3. Students will record the name of the object under the object heading and the measurement under the appropriate heading. For example, if a student measured an object in centimeters, they will record this measurement under the centimeter heading.
4. When students finish with this, they will take their papers or notebooks back to their desks, and they will convert the measurement they have to the other two units. For example, if a student measured a pencil to be 12 cm, he/she will convert this measurement to mm by multiplying 12 * 10 = 120 mm. He/she will record this measurement under the millimeter heading. He/she will then convert cm to meters by dividing 12 by 100 to get 0.12, and he/she will record this measurement under the meter heading.
5. When most, if not all, students have finished with this, the teacher will lead a sharing time, where students can share the objects they measured and the three measurements they have for each object. This can be done by handing each student a 3 X 5 in. index card to record one of their objects and three measurements for that object. Remind students to label their measurements and put their names on their cards. Students can take turns (either by group, if your students are seated in groups, or they can come up when they finish) taping their index cards to the board. The teacher can either read each card or have individual students read their own cards. The teacher can lead a discussion to determine whether the measurements are correct or if they need to be changed. (see Further Recommendations for additional ideas)
Independent Practice: What activities or exercises will students complete to reinforce the concepts and skills developed in the lesson?
The teacher will then hand out the "Metric Units of Length Practice Sheet" for students to complete. They may work independently on this, or they can work in pairs or groups (you can choose what will work for your class). Allow students enough time to finish, and then go over the answers with students. You may also choose to collect these papers to check, and then discuss with students the next day the difficulties some students may have had and the successes you noticed.
Closure: How will the teacher assist students in organizing the knowledge gained in the lesson?
1. The teacher will go over the answers to the worksheet with students. The teacher can call on different students to provide answers, and he/she can record the answers on the board.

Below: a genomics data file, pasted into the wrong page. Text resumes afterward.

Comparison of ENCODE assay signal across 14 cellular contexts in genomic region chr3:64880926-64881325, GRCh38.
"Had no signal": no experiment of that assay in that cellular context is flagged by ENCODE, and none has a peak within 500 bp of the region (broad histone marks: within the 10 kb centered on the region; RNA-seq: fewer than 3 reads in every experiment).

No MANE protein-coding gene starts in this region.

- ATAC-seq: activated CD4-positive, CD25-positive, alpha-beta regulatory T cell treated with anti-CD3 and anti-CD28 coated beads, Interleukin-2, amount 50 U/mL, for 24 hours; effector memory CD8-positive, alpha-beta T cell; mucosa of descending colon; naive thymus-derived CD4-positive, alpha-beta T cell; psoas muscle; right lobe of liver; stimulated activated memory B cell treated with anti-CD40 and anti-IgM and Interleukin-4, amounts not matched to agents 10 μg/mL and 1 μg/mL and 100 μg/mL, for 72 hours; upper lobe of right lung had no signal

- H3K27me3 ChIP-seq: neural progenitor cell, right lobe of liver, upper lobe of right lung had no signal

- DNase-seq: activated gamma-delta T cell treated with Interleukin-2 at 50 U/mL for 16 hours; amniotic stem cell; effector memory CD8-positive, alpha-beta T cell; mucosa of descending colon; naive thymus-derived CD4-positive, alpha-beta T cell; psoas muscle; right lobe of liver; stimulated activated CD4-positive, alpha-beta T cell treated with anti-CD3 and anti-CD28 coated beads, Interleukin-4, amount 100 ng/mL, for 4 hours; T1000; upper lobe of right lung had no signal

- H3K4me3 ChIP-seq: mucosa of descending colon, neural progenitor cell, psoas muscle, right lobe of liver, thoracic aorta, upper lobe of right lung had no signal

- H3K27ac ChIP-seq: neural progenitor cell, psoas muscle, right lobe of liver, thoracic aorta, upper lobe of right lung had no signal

2. The teacher will review the metric units of length, conversions, multiplying and dividing by powers of 10. This can be done through discussion or through writing problems on the board for students to solve, so the teacher can understand what the students may still need to learn.
3. During the next day's math lesson, the teacher can assign the "Metric Length Quiz" (see Summative Assessment) for students to complete. This can be collected and scored and will provide the teacher with information regarding concepts that may still need to be addressed.
Metric Length Quiz (no answers).docx
Students will be assigned a 4 question quiz to assess how well they mastered the learning objectives of this lesson. Based on the data from this quiz, the teacher will know whether or not further instruction will be needed on the objectives.
At the start of the lesson, the teacher will ask students if they can name the metric units of length. These will be written on the board as students give them. Then students will be asked to put these units in order from largest to smallest, and the units will be written in that order. Then students will be asked to write in their math notebooks how much of each unit is equal to another unit. For example, 1000 m = 1 km. Then, they will share what they've written and these conversions will be written on the board. If students are struggling with remembering these things, the teacher can show students what these measurements look like on a centimeter ruler and a meter stick. A kilometer would not be shown in the classroom, since it is 1000 m, but a discussion can be started by using a meter stick and imagining how long 1000 of those would be.
Students will be given sample problems about how to multiply and divide by powers of 10 during the teaching phase of the lesson. The teacher will walk around the room and monitor students' progress with this, asking how they solved certain problems by having students walk through the process they used to solve the problems. The teacher will also walk around to assess how well students are using the various measurement tools. He/she may ask students why they chose a particular tool (looked at the size of the object and chose the tool close to that size), and have students demonstrate how they used the tool (I put the zero line at the start of the object and read the number at the end of the object).
Feedback to Students
The teacher will walk around and observe how students are doing in different parts of the lesson. The teacher will ask students to explain what they did on a particular task, and he/she will continue to ask questions to determine the student's level of understanding. For example, while students are measuring objects around the room, the teacher could ask, "How did you find that measurement?", and the student can explain how he/she held the ruler or tape measure, and how he/she found the measurement to be a certain number of centimeters. The teacher can ask, "How did you know to measure that way?", and the student could explain further what he/she did. The teacher can also ask questions about how the student converted from one measurement to another in order to help the student self-check his/her work. If a student is doing the process incorrectly, the teacher will guide him/her, through further questioning, to assess the difficulty and provide help to solve the problem. For example, the teacher can ask "How do you convert mm to cm?" (divide mm by 10 to get cm) If the student can answer this, ask "How do you convert cm to mm?"(multiply cm by 10 to get mm) Keep repeating this questioning using all units of measure to determine which units are giving the student difficulty. Then guide the student through the process of converting the units successfully.